TC Malhotra contributes to MetalMiner from New Delhi.
Indian steel companies, already in the red this year, are likely to suffer a sharp fall in profit in the third quarter of the fiscal year because of high production costs and falling demand.
A Business Line report notes that major steelmakers such as JSW Steel, Tata Steel and SAIL have reported a fall in profits in the second quarter of this fiscal year. While JSW Steel reported a net loss of Rs 6.69 billion ($133.8 million), Tata Steel’s net profit dipped 89 per cent to Rs 2.12 billion ($42.4 million). SAIL’s profit more than halved to Rs 4.95 billion ($99 million).
According to earnings preview reports of brokerages Kotak Institutional Equities, IDFC, Motilal Oswal, Ambit, and Avendus, steel companies, including SAIL, JSW, Tata, and Essar Steel, along with metal companies such as Hindalco Industries, and Sterlite Industries, will likely report an average 16 percent fall in profitability in the third quarter that ended December.
Reports suggest that the outlook for steel remains muted despite a cautious $20 increase in prices globally. Industry experts say recent purchases by customers are more due to re-stocking and are not attributed to fresh demand.
It is believed that steel demand has fallen due to the global slowdown, with customers putting off purchases of the steel and alloys used for making cars and refrigerators.
Man, That’s Raw
In India during recent times, even though sales are rising, profitability has been impacted due to a rise in prices of key raw materials iron ore and coking coal.
It is widely believed that availability of iron ore has been hit due to a Supreme Court-directed suspension of mining in the south Indian state of Karnataka. Coking coal, which is entirely imported, has become expensive after the rupee fell 20 percent from June last year.
Coking coal, which is imported from Australia, Indonesia and Africa, is now at $235 a metric ton, falling from levels of $280-$300 seen at the end of the second quarter. However, industry experts say that a depreciating rupee will offset the fall in international coal prices.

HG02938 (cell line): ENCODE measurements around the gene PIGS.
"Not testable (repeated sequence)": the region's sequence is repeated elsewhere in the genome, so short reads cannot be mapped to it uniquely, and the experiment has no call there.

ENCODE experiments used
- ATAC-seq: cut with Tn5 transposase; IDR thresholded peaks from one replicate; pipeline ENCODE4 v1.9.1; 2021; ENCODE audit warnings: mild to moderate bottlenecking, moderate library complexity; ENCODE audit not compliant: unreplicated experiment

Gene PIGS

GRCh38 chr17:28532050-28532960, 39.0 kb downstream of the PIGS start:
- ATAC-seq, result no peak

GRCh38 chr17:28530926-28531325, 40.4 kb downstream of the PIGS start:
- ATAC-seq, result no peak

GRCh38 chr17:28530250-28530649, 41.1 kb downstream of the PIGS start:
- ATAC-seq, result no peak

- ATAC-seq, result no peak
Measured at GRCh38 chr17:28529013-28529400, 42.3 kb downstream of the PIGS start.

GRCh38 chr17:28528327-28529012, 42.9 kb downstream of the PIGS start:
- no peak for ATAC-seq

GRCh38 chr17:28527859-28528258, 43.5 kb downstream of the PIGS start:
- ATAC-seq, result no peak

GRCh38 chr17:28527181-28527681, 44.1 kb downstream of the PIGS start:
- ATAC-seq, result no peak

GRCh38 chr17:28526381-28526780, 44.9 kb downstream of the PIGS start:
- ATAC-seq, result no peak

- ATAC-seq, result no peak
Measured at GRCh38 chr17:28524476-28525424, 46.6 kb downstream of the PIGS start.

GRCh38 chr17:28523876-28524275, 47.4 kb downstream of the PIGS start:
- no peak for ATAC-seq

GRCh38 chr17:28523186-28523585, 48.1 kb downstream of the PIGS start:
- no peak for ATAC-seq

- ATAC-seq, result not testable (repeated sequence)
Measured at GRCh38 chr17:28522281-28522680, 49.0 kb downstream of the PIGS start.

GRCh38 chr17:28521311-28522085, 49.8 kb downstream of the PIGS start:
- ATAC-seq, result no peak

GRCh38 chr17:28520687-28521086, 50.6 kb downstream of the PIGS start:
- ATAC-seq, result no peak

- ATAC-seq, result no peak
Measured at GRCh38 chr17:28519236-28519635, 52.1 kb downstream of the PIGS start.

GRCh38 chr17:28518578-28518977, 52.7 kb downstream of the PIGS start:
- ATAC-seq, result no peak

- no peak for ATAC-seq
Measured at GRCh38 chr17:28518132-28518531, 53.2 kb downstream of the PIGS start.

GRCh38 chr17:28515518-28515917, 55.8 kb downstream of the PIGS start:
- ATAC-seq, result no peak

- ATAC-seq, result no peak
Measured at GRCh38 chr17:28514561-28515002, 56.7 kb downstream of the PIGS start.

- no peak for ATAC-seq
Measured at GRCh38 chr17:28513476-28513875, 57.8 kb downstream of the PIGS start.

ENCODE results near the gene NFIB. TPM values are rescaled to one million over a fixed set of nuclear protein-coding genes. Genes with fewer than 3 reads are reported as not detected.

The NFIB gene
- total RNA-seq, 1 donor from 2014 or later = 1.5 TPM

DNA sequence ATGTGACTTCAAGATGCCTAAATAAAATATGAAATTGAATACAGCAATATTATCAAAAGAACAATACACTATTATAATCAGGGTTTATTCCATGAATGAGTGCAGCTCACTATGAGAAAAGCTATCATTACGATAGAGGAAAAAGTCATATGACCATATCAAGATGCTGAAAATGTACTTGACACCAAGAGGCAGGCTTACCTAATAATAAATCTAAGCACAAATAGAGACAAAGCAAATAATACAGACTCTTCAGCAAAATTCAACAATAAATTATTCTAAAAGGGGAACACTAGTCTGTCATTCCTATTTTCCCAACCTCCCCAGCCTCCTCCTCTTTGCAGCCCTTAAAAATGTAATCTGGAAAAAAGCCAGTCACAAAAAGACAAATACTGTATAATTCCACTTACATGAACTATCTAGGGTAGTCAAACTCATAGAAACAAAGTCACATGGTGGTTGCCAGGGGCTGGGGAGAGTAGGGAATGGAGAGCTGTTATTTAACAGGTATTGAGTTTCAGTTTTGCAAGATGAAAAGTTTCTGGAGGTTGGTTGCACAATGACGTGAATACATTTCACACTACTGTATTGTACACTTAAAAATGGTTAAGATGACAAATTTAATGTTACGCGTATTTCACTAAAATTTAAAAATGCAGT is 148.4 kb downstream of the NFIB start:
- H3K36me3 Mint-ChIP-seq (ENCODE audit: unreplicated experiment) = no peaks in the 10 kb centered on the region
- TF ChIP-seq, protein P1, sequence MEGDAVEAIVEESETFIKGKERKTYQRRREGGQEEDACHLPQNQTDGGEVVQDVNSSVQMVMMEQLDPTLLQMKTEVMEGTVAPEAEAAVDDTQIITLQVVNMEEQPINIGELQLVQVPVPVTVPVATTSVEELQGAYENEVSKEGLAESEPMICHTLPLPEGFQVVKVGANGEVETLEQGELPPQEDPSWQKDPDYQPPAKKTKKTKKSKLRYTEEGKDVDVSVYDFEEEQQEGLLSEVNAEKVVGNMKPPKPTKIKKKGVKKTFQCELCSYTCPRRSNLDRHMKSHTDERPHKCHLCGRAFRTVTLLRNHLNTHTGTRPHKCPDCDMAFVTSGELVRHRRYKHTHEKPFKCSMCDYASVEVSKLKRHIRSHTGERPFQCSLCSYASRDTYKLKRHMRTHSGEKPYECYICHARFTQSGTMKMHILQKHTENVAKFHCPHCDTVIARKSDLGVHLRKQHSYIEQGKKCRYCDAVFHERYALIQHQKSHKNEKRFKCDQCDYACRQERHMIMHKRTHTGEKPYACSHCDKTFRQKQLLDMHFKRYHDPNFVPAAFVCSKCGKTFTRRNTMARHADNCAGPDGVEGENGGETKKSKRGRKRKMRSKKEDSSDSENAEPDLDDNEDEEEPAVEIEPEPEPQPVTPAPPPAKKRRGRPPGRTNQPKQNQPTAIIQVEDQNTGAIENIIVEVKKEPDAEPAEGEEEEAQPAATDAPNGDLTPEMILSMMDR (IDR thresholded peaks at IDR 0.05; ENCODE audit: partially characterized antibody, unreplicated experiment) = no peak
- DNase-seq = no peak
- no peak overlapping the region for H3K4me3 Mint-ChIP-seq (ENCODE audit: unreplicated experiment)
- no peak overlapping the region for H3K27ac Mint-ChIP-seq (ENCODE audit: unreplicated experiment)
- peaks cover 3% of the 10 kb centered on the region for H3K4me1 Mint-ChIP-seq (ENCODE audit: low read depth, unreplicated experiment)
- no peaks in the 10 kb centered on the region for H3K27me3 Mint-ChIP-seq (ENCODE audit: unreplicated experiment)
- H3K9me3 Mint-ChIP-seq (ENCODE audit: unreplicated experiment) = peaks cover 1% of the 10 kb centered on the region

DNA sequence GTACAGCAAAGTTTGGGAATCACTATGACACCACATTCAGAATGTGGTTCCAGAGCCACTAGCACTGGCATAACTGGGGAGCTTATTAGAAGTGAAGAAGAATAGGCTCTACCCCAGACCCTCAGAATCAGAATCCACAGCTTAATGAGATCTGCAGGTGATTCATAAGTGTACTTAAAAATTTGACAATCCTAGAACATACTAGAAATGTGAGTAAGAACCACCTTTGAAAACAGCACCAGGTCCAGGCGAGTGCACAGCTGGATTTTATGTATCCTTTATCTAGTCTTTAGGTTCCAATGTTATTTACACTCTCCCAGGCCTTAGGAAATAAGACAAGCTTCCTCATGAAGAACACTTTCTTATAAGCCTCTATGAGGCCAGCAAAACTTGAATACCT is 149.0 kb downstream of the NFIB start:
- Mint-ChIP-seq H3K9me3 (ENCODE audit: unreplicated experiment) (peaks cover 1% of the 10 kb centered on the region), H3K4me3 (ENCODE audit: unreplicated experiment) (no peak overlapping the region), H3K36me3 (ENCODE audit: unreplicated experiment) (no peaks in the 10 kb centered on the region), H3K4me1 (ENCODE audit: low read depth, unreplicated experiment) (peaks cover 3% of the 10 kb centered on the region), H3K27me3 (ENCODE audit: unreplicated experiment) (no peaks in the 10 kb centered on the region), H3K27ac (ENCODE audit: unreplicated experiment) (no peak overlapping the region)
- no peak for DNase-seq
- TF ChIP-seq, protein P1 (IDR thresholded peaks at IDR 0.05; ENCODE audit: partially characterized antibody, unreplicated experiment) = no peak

Citing Fitch Rating, the Business Line report states while raw material cost pressures may ease in the coming months, reduced steel demand is likely to constrain steel prices, putting pressure on margins.â€
A significant increase in coking coal prices due to supply disruption adversely affected the profit margins of Indian steel producers,â€ according to Fitch, quoted in BL.
ICRA (formerly Investment Information and Credit Rating Agency of India Limited) believes the margin outlook for Indian steel companies has weakened in recent months, notwithstanding the improvement in operating profitability reported by large Indian steel companies since the lows of Q4 of FY 2008-09.
According to ICRA, growth in steel consumption in India has slowed down significantly to around 2.5 percent in the first six months of the current financial year, from around 14.5 percent in the corresponding period last year, with project offtake slowing down and other macroeconomic challenges also cropping up.
In ICRA’s estimates, almost 25 million metric tons of new capacity, which is about 30 percent of the country’s current capacity, is expected to be commissioned in the next 18-24 months.
This in turn could alter the domestic demand-supply position, thereby keeping realizations in check, notwithstanding any benefit that may come to steel players from a depreciating currency.